A UIUX project driven by design research at the Brown University John D. Rockefeller Library.
Points of Interest
Final Product Experience
StudBuds was created from a design research project which focuses on generating a product based on a specific location. The prompt was to investigate the context of the location and its user behaviors and user needs, then synthesize these factors to propose a solution.
Technically, this solution was - for the purposes of the class - intended to be physical. However, my research led me to believe that it was not a physical product but a designed system that was needed.
Points of Interest
When selecting the location, I was interested in looking at places where there information transfer was the main focus. I was fascinated by the experience of interpretation and how its intention shaped and interacted with the spaces it existed in.
I decided to focus on the publicly accessible study areas on the first floor of the Brown University John D. Rockefeller Library. Initial research involved a general survey of the space and basic data on the demographics of the users.
The space was used by primarily Brown students from a wide variety of backgrounds.
I then identified some interesting observations that emerged from my user research.
From the staff, I learnt that collaborative spaces were not being fully taken advantage of.
From the data, I learnt that people in this space usually come to study or write papers and tend to be revisit material rather than seeking out library resources.
There was also indication that some people liked the available collaborative spaces and felt that the social pressure of working in the presence of others kept them accountable for their own work.
I also observed that some groups that sat together were each doing individual work - perhaps because these groups were friend groups rather than study groups from the same class. Additionally, some rooms with multiple chairs were being used by one person.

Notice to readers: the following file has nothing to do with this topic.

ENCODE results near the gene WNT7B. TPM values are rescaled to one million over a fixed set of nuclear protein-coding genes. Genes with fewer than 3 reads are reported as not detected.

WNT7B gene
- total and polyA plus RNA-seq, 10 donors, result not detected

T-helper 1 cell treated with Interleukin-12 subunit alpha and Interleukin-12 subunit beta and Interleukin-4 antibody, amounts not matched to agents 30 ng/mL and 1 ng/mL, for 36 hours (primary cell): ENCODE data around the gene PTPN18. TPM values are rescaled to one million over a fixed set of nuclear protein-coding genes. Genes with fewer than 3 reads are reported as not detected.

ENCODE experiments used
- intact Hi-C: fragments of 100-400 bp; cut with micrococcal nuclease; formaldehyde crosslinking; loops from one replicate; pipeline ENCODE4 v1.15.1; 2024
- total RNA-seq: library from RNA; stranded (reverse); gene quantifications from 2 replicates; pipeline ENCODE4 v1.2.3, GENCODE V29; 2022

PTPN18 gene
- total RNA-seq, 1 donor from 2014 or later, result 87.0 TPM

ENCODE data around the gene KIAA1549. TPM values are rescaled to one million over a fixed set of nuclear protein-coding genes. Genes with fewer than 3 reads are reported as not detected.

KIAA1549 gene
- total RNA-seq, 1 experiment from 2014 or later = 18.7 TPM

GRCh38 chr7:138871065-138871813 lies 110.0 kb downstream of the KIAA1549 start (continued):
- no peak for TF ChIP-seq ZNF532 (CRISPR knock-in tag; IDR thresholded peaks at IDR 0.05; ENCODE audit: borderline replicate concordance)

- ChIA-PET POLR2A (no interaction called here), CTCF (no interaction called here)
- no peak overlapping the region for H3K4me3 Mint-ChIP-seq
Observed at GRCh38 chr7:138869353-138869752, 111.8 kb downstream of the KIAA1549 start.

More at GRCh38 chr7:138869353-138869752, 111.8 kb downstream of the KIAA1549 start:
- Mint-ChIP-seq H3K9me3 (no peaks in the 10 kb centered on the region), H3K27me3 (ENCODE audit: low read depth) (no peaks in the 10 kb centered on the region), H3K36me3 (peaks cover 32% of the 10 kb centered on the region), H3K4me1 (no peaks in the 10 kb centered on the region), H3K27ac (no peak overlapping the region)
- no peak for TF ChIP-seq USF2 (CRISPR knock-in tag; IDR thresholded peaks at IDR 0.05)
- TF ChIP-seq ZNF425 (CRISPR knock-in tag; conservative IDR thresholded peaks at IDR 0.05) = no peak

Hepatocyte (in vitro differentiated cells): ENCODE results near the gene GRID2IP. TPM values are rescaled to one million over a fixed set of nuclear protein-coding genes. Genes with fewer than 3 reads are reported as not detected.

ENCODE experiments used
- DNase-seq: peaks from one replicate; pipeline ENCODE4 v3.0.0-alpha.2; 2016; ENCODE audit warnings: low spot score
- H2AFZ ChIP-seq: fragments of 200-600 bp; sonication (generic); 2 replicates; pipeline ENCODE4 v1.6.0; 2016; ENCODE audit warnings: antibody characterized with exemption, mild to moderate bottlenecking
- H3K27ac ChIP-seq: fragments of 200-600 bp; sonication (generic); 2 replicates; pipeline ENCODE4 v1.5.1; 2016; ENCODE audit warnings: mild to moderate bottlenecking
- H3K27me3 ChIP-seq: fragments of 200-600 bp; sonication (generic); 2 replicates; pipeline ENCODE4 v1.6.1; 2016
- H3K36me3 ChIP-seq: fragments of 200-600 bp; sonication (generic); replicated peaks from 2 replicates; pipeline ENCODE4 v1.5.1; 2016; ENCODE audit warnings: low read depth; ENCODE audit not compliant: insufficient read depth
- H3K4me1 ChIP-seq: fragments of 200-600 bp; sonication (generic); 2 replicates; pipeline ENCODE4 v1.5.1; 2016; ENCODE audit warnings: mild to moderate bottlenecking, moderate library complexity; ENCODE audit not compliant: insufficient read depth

Hence, I decided looked further into whether a tool to help people find other students studying for the same subjects would be beneficial to collaborative learning at the library.
This led me to look further into the process of studying and the role of group work within it.
Notice how, if everyone really retained as much information as they claimed they did, their collective testing average would be 96%. As this is highly unlikely, this data perhaps indicates that we really don't know what we don't know.
Group study time could potentially be helpful to this by exposing group members to information they may not have otherwise picked up themselves.
Similarly, groups can help patch missed details and use a range of logic to walk through applications and equations.
Categorization, repetition, and note copying are also potential group activities.
As research participants expressed, working with others can motivate focus. This added to the observation that ineffective groups are usually not class or task specific indicates that there is potential benefit in helping form academic based groups.
Negative comment regarding group study mainly centered around distraction.
Again, the relevance of forming groups for specific classes or subject areas could help eliminate distraction as conversations can be more easily driven by study content.
The core function of connecting the user to a study group naturally lent itself to a very systems and user experience based product. The design challenge was in refining the connections between each component of the system to create ease of use and convenience in a context where users are sometimes under time pressure.
The user must first decide to go to the library as they are making study plans.
Hence, the process of deciding to go to the library should also be designed.
The product could come in two parts: one which the user first encounters offsite and another one to echo and support the first at the library.
The component onsite should provide some anchoring aspect so that the user feels a sense of commitment when they decide to go and a sense of validation when they check in on site.
To not be repetitive and/or redundant, the off and on site components should have different functions.
The on site component should deliver more immediate, simple (as it is shared and time is an element) and tangible information.
Version two has more potential as it is much more versatile, and can deliver a lot more information more immediately.
The user testing helped shape some minor changes but otherwise indicated that the structure was effective.
With enough time and resources, launching a product test with a functional prototype would be a lot more idea for capturing the social nuances established by the use of this new system.
Final Product Experience
Find a study group based on your classes or start one yourself.
Study together and have people join your group. Let others know you're gone on your way out.
Keep in touch with your group, share notes, and organize future study sessions!
Special thanks to my Spring DPII class.
Programs used for this project include: